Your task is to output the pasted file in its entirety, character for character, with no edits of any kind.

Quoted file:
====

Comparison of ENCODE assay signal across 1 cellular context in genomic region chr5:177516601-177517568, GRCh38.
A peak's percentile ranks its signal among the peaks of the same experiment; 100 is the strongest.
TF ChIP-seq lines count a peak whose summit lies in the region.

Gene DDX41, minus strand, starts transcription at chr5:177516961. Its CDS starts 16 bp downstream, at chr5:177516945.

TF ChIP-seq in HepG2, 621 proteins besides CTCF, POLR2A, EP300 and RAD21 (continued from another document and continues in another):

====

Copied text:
Comparison of ENCODE assay signal across 1 cellular context in genomic region chr5:177516601-177517568, GRCh38.
A peak's percentile ranks its signal among the peaks of the same experiment; 100 is the strongest.
TF ChIP-seq lines count a peak whose summit lies in the region.

Gene DDX41, minus strand, starts transcription at chr5:177516961. Its CDS starts 16 bp downstream, at chr5:177516945.

TF ChIP-seq in HepG2, 621 proteins besides CTCF, POLR2A, EP300 and RAD21 (continued from another document and continues in another):